Michael Nyman

The British film composer who’s composed scores for films like The Piano and Gattaca alongside developing his minimalistic style.

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Michael Nyman photo by Ernesto Ruscio and Getty Images
Photo: Ernesto Ruscio/Getty Images

Michael Nyman is that rare thing. An artist who can work within the classical field while maintaining a popular appeal. His music has always challenged in the best possible sense but he has managed to transfer his sound to a wider arena. One can’t really distil his essence that simply but it’s significant that he is happy discussing The Beatles, The Pet Shop Boys or his beloved Queens Park Rangers, say, as he is immersing himself in opera, Mozart and John Cage. If the term Renaissance man is too often bandied about, at least in Nyman’s case the central focus holds.

His soundtrack work for the movies of Peter Greenaway resulted in a lengthy and fruitful partnership that takes in seminal scores for The Draughtsman’s Contract, The Cook, The Thief, His Wife and Her Lover and A Zed And Two Noughts but since that time he has enjoyed an ongoing heyday – proving startling music for The Piano, Man On Wire, Wonderland, The Actors and a host of other well-received, award-winning projects. An evidently important figure in modern British music our catalogue reveals his range and is ripe for discovery. Nyman was made a CBE in 2008.

Michael Laurence Nyman is a Londoner from the old East End of Stratford. Educated in Walthamstow and Kings’s College, London his studies concentrated on piano and seventeenth-century baroque, enduring inspirations for much of his subsequent career. Having provided the libretto for Harrison Birtwhistle’s opera Down by the Greenwood Side he became a respected critic and is credited with coining the term ‘minimalist music’ in an article about Cornelius Cardew. The phrase is now so widely used it’s worth tracking it to source although the ever-modest Nyman would rather mention his groundbreaking interview with George Brecht in 1976, which remains the definitive one.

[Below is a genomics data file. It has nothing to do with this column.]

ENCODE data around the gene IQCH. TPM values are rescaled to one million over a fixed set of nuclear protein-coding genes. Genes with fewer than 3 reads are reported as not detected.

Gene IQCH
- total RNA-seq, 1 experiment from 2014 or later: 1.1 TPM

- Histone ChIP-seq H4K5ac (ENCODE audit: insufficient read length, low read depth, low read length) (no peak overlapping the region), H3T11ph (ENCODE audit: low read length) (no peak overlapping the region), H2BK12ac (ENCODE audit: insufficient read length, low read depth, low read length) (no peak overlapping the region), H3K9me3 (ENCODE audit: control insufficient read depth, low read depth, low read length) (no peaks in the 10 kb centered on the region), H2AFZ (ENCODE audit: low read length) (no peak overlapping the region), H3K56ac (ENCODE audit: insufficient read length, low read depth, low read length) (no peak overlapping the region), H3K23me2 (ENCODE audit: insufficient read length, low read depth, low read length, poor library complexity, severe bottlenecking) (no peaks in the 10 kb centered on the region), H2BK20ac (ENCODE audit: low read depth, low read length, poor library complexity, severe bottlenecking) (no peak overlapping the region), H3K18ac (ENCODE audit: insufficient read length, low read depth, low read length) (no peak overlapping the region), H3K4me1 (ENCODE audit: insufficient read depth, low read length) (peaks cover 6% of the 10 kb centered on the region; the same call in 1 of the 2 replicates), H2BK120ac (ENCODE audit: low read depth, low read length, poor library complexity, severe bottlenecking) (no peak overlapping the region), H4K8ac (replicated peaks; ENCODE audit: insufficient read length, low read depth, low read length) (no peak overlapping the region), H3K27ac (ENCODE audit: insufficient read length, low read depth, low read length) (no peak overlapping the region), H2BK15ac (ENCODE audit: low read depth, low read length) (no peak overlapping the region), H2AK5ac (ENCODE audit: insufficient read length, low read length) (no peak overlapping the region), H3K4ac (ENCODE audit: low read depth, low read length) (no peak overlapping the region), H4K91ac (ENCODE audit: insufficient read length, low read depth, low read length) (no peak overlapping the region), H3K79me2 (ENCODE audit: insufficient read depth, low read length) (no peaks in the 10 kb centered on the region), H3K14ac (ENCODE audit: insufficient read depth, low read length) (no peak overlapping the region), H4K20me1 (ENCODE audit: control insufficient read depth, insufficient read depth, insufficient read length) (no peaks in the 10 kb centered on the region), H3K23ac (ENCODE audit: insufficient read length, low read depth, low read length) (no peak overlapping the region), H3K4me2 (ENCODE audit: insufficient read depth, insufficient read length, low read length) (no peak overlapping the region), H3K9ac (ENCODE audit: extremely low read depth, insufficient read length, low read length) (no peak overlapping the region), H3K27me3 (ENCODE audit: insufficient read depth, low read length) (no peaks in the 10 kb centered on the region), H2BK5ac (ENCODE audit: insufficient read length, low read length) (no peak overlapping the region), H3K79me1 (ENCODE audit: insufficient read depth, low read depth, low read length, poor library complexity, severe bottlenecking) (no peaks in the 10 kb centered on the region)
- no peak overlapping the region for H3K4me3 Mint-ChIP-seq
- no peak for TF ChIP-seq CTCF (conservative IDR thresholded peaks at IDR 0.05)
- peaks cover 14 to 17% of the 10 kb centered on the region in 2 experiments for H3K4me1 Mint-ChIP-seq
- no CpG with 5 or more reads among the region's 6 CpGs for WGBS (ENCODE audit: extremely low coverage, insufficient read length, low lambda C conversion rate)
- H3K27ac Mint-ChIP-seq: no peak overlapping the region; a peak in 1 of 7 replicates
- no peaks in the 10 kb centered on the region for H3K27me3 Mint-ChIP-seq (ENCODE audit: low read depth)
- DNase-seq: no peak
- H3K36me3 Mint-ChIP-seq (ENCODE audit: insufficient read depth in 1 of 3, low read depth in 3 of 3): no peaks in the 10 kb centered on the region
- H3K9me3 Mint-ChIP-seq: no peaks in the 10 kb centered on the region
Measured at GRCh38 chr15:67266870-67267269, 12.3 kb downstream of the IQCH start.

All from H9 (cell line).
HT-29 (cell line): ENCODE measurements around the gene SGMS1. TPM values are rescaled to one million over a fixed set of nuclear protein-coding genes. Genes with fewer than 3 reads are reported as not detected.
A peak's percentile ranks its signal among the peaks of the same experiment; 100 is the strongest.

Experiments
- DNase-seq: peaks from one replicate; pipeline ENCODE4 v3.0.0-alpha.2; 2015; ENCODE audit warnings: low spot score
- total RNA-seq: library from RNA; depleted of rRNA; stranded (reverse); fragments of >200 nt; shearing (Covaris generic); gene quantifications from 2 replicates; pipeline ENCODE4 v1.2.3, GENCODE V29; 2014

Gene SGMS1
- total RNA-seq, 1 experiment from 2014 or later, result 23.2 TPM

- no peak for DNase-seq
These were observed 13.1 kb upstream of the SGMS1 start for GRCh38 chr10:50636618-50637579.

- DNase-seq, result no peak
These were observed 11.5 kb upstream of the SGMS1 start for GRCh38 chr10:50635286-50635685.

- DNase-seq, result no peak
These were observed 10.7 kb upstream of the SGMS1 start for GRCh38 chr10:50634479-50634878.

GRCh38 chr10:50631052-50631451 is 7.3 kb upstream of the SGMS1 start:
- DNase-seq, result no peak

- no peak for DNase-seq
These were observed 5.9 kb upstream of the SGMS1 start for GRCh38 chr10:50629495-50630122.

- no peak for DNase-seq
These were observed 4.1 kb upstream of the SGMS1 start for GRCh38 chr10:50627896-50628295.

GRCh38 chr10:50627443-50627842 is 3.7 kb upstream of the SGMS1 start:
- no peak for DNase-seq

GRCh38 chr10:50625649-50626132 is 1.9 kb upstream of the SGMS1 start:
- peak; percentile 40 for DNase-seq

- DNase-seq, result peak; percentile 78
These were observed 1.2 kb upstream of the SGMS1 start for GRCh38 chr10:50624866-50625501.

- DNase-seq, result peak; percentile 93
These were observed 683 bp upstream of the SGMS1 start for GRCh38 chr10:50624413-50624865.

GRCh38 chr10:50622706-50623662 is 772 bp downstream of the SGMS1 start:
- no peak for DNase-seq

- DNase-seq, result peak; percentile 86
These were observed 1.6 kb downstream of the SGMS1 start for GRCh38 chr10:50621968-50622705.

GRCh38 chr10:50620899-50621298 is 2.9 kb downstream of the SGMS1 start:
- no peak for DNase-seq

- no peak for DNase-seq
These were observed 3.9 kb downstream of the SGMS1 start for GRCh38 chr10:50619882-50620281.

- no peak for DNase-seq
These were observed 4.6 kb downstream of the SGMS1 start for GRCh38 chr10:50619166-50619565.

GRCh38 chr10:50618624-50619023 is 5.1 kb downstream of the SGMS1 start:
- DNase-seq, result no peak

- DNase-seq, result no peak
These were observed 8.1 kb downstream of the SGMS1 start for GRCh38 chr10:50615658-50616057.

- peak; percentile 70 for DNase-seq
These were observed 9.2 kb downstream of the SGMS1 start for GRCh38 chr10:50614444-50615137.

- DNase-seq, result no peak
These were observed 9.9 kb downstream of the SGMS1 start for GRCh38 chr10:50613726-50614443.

In 1976 the young Nyman released his debut Decay Music on Brian Eno‘s Obscure Records label. Eno also produced this piano and percussion disc, which contains three pieces constructed to suggest gradual breakdown. It remains a minimalist masterpiece and the liner notes, by the composer and producer, offer the best possible gateway to what will follow.

Early music sources provided Michael Nyman with the inspiration for his Greenaway period. The Draughtsman’s Contract (1982) was based on Henry Purcell and some key architectural drawings; it also credited Purcell as ‘music consultant’. The first piece, ‘Chasing Sheep Is Best Left to Shepherds’ is stunning in the film and has since been sampled and performed by Nyman in various forms and by other ensembles directly indebted to him. The Pet Shop Boys and Divine Comedy have utilised the theme, which is based on Purcell’s opera King Arthur. Other momentous tracks include ‘The Disposition of the Linen’, ‘Queen of the Night’ and ‘Bravura in the Face of Grief’.

The Kiss and Other Movements, a glorious melange of art music, soundtrack and recital pieces gives full rein to the Michael Nyman Band whose members then numbered Alexander Balanescu, John Groves and Andrew Findon amongst others. ‘Water Dances’ from the album was utilised by Greenaway in his 1984 film Making A Splash. Dagmar Krause brings her dark clarity to bear on ‘The Kiss’ – an operatic duet – while the comic Nose-List Song is extracted from Nyman’s opera for Tristram Shandy. A Zed And Two Noughts is another supreme slice of minimalist contemporary soundtrack for Greenaway. Featuring Nyman Band live favourites like ‘Time Lapse’ and ‘Prawn’ watching this collaboration with producer David Cunningham brought Nyman to an ever-growing audience and he was as likely to be found in the pages of The Face as he was in any more high brow classical publications.